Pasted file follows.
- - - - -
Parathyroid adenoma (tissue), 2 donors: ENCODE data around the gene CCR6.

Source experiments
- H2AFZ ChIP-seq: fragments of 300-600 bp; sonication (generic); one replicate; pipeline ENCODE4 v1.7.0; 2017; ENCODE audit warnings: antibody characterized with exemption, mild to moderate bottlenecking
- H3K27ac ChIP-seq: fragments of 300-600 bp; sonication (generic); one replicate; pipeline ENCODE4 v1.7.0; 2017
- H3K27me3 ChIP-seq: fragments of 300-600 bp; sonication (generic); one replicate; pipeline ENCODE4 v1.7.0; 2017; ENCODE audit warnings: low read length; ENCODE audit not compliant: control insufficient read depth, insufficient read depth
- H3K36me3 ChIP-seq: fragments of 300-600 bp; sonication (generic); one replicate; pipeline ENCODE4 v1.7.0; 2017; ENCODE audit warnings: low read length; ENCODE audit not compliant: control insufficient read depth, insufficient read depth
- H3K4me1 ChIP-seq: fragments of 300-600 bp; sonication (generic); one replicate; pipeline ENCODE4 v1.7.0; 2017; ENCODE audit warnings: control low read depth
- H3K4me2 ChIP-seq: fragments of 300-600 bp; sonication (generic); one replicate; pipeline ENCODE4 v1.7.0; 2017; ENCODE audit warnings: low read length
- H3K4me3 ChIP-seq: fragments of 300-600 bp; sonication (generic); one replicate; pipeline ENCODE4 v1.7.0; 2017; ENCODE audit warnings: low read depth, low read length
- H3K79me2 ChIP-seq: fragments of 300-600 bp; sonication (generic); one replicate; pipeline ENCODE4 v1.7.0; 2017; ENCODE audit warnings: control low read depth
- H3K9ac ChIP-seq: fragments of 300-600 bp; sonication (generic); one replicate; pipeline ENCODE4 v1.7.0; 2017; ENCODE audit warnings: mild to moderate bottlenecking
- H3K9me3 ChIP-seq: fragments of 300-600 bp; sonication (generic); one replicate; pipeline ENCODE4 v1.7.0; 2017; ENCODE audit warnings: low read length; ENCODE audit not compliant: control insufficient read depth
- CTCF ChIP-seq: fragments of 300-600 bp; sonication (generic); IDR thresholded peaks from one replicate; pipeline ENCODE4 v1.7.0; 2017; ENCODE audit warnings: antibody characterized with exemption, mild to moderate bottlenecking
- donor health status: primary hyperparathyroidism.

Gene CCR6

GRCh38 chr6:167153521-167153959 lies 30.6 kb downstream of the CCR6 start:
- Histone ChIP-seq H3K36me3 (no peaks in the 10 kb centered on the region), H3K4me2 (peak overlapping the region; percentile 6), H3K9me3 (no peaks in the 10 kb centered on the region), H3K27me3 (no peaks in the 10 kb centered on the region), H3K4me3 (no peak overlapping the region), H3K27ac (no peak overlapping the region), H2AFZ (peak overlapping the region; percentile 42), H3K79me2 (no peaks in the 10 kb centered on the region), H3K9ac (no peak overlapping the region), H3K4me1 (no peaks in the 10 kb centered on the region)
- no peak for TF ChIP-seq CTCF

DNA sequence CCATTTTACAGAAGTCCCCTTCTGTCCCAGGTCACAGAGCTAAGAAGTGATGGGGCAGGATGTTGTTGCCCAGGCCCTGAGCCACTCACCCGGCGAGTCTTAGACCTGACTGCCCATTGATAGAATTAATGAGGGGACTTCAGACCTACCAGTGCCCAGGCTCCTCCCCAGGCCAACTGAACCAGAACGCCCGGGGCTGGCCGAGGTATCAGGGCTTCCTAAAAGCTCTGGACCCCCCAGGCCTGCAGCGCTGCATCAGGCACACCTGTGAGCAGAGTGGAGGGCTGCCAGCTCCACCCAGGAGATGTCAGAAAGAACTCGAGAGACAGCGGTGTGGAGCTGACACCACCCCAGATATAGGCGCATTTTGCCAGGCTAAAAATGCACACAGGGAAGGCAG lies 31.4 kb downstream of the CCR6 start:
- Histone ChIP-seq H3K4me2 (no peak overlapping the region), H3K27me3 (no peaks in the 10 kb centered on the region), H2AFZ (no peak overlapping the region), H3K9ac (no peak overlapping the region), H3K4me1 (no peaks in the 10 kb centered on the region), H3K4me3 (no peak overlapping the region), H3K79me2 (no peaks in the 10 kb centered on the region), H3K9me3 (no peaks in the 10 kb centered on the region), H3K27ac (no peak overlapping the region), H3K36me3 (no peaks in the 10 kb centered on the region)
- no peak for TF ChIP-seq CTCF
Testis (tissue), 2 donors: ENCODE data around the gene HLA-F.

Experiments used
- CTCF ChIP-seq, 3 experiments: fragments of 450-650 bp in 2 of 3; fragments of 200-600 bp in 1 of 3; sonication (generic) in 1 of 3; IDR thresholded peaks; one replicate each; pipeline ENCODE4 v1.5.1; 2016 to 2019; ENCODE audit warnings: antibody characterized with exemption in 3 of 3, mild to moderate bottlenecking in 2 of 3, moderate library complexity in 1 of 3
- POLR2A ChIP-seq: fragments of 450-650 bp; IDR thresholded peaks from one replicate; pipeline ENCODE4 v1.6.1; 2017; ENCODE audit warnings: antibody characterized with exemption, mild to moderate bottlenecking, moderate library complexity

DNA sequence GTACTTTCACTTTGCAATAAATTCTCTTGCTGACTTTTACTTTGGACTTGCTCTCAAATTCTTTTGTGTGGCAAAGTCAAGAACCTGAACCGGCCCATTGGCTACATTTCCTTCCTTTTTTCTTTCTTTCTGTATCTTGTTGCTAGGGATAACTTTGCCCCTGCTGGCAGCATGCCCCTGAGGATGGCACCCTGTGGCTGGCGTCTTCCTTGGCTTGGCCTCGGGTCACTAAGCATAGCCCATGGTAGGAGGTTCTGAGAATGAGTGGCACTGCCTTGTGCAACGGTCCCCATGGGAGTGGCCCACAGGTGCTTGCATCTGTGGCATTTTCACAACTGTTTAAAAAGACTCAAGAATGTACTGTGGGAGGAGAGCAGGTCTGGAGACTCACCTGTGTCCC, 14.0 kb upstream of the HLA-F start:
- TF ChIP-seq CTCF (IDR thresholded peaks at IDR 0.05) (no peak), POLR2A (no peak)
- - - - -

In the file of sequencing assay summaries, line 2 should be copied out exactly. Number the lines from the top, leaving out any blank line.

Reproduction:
Source experiments